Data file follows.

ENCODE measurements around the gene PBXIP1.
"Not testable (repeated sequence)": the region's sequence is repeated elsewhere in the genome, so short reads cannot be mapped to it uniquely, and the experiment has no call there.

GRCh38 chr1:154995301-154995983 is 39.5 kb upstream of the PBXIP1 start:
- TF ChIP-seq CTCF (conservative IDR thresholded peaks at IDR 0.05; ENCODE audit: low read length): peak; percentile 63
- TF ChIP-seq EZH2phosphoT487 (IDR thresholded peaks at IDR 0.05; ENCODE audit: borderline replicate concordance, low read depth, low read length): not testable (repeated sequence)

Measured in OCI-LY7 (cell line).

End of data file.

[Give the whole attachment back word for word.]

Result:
ENCODE measurements around the gene PBXIP1.
"Not testable (repeated sequence)": the region's sequence is repeated elsewhere in the genome, so short reads cannot be mapped to it uniquely, and the experiment has no call there.

GRCh38 chr1:154995301-154995983 is 39.5 kb upstream of the PBXIP1 start:
- TF ChIP-seq CTCF (conservative IDR thresholded peaks at IDR 0.05; ENCODE audit: low read length): peak; percentile 63
- TF ChIP-seq EZH2phosphoT487 (IDR thresholded peaks at IDR 0.05; ENCODE audit: borderline replicate concordance, low read depth, low read length): not testable (repeated sequence)

Measured in OCI-LY7 (cell line).